Even when scientists report dire economic forecasts, CO2 emissions rates continue to accelerate

09:36 – TG – Yeah, and it’s interesting because there’s always a constant surprise. You see reports where the people who are measuring the CO2 are constantly surprised that CO2 emissions rates have continued to accelerate even when the scientists are hearing dire economic forecasts.

09:55 – AS – This is Radio Ecoshock. I’m Alex Smith with scientist Tim Garrett from the University of Utah. And we’re about to explore whether economic collapse is the best way to save the biosphere because we’ve talked about nuclear power – we need a new atomic plant every day, and that doesn’t seem likely in time to avert catastrophic climate disruption, in my opinion. So that leaves economic collapse. And some deep Greens, as you know, Tim, have called for this. But you’re among the first academics that I know of to publish a peer-reviewed paper saying collapse may be necessary to save a habitable planet. Or am I putting words in your mouth? Maybe you didn’t say quite that.

To stabilize emissions, the economy would have to be ZERO adjusted for inflation

10:30 – TG – Well, not quite that. But what I did say is that if we are ever to stabilize emissions that necessitates rather “unpalatable” – let us say – economic implications. If we are just to stabilize emissions – and that’s a bit counterintuitive – but if we are just to stabilize emissions – not so they’re decreasing, but just to stabilize them – the economy would have to be ZERO adjusted for inflation. That doesn’t mean that there wouldn’t be economic activities going on – simply that none of these economic activities would add to the value of civilization. They would always be compensated for by some inflationary pressure.

Zimbabwe is a recent example of a country that ended up with an economy out of control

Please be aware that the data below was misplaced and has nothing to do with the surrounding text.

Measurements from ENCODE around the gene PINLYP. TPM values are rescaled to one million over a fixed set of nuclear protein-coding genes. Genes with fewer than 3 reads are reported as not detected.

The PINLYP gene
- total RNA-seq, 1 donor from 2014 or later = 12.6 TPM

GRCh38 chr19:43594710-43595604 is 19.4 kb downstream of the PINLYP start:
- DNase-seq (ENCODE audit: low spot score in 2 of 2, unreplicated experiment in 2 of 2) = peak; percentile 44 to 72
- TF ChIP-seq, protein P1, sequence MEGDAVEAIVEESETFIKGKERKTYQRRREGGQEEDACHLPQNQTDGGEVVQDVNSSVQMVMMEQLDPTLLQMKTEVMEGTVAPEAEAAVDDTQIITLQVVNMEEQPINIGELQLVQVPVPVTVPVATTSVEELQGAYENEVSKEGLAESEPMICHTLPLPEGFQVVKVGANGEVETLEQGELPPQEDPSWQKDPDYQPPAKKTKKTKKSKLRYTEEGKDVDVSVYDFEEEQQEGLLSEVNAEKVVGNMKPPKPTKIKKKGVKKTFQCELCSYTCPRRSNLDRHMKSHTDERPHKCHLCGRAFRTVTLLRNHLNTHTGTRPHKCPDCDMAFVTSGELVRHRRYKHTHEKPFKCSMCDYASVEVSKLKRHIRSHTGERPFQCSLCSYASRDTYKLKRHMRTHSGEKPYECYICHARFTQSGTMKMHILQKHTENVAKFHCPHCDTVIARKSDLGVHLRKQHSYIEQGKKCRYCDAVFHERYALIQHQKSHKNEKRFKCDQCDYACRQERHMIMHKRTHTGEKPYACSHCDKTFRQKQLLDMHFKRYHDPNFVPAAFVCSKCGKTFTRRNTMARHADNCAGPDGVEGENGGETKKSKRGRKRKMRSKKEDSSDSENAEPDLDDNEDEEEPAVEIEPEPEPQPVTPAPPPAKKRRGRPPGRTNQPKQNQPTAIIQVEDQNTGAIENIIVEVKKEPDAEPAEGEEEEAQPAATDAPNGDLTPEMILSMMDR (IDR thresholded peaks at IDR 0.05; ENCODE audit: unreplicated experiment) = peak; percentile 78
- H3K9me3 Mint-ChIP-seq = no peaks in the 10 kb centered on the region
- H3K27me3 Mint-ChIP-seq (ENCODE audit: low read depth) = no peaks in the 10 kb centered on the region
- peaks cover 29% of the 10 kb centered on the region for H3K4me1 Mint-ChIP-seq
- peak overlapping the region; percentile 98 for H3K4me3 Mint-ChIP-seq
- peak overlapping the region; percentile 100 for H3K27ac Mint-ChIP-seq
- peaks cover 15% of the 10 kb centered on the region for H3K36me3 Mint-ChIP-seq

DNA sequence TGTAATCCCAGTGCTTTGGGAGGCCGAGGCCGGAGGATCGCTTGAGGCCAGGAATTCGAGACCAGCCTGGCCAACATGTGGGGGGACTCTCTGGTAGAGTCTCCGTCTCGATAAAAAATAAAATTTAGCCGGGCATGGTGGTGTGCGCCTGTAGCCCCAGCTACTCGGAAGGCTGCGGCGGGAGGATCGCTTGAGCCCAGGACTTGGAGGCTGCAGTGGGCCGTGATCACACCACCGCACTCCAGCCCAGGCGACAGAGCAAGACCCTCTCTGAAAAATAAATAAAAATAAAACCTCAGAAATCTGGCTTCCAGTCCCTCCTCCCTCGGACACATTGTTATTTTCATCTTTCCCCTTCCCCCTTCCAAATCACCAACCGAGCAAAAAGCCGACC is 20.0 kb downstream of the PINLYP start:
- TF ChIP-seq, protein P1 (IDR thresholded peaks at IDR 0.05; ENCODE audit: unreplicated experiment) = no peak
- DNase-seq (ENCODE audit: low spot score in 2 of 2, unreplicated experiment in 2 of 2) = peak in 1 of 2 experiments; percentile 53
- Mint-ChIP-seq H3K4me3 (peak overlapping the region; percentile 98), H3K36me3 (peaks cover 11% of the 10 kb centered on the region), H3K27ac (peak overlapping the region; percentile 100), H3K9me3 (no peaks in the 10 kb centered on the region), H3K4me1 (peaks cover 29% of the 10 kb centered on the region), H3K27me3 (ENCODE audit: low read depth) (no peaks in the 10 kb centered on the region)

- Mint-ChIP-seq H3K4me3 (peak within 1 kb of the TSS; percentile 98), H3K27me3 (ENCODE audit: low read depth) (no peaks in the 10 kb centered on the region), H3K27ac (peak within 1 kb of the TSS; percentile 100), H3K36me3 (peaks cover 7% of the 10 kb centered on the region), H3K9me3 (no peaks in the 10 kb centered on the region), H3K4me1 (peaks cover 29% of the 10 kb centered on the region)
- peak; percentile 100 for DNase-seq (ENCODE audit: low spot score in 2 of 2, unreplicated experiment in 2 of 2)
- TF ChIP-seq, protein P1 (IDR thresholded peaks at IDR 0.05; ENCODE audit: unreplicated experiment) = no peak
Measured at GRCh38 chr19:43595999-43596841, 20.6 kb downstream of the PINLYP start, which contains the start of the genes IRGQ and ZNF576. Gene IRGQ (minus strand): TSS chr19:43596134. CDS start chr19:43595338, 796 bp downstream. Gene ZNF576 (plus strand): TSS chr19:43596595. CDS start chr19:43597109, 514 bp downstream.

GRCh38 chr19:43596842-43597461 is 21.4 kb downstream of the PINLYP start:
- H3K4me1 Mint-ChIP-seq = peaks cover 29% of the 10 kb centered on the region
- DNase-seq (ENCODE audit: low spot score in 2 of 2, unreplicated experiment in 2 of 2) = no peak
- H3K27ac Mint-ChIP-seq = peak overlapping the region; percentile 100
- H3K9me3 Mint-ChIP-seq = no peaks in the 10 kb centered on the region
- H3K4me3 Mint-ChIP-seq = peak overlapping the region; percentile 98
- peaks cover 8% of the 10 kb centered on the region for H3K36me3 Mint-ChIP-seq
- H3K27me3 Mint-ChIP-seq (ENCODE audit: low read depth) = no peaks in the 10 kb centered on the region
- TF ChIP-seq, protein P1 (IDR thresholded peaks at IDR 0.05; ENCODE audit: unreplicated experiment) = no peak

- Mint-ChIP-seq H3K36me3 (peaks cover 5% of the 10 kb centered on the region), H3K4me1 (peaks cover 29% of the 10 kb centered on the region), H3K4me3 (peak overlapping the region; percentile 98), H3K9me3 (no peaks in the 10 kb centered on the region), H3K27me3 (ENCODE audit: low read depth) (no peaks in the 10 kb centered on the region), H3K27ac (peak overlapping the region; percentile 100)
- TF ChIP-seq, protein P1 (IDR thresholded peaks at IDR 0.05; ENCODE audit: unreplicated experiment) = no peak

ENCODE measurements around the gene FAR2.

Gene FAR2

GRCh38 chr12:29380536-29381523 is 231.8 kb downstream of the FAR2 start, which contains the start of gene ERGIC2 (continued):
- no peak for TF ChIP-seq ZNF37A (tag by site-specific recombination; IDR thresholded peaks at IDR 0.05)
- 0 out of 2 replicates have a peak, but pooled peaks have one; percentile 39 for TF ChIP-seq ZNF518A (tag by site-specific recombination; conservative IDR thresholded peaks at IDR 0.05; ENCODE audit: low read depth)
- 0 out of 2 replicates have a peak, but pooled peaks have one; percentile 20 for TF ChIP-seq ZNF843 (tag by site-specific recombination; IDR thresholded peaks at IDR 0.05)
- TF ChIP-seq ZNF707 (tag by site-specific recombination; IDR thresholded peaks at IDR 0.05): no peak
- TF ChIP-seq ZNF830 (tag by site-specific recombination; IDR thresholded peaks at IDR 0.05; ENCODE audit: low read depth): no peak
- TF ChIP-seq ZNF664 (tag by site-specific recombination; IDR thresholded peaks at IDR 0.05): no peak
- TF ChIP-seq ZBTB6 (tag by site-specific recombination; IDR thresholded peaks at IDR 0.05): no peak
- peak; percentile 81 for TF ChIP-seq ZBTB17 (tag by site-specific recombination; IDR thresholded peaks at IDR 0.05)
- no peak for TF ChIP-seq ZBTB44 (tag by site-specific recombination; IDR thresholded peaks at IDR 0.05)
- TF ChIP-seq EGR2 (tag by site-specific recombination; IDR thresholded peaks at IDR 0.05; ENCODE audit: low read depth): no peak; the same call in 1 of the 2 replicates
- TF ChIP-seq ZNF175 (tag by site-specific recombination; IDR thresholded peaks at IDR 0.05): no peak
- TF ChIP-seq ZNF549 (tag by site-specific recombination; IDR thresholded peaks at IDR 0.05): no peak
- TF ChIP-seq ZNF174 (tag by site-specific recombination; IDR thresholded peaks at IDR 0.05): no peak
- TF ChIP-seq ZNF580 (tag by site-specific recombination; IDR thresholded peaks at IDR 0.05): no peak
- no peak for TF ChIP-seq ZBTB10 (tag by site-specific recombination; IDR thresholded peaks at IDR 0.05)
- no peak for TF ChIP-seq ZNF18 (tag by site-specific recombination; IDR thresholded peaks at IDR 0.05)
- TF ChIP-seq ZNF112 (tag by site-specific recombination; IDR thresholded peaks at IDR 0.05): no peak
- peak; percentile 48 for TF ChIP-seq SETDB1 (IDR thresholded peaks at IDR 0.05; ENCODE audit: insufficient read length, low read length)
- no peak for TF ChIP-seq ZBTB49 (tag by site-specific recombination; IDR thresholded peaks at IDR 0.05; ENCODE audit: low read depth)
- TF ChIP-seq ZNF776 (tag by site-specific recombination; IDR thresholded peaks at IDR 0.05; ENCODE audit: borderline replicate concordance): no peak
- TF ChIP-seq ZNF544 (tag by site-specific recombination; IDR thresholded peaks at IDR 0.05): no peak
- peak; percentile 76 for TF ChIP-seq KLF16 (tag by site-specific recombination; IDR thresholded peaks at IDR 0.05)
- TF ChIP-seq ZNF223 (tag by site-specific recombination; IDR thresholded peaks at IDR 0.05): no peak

I don’t know what that world would look like. I’ve never lived in a world like that. Perhaps we can imagine by looking at some recent situations in places like Zimbabwe*, where they ended up with hyperinflation. It was a very different sort of life than we are used to ourselves in North America. [*Or the current hyperinflation-based economic disaster in Venezuela]

11:34 – AS – And so you looked at the past development of civilization and applied your formula – Can you take the same formula and try and measure how deep and how bad this collapse would have to be? I guess you sort of expressed it right now. Could you enlarge on that in what it would take to bring our carbon back to, say, 350 ppm.? Can we figure that out?

To return carbon levels to 350 ppm seems “implausible”

11:54 – TG – Wow? That would – I mean offhand it would – I did run this once, and with some extremely drastic scenarios, I was able to see the models settle out at about 450 ppm. But that would mean virtual complete economic collapse within my lifetime. I cannot imagine how it would be possible to get down to 350 ppm. It’s just – it seems implausible.

12:22 – AS — I gather it was hard to get this paper published until it came out in late 2009. What has been the reaction so far?

12:28 — TG – The reaction I got has been – there’s been a fair bit of interest from people, interestingly enough who are proponents of the peak oil theory. For the peak oil fans – of course, finding some sort of basic link between the economy and rates of energy consumption is a very useful thing because then they can relate it to their own understanding of the size and depletion rates of geological reservoirs of oil. That’s heartening. It’s nice to have when someone’s interested in it.

Increasing energy efficiency will NOT reduce energy consumption – it’s unprecedented in our experience

Another colleague found some interest too in the basic thermodynamic framework. I think a lot people have long had a suspicion that statements that increasing energy efficiency will be to REDUCE energy consumption are — well, something is quite obviously wrong with that because it runs counter to our experience in increasing energy efficiency throughout history.

13:23 – AS – Yes, you mentioned Jevons Law, I believe it was.

Jevons Paradox – steam engine’s major efficiency gains led to INCREASED coal consumption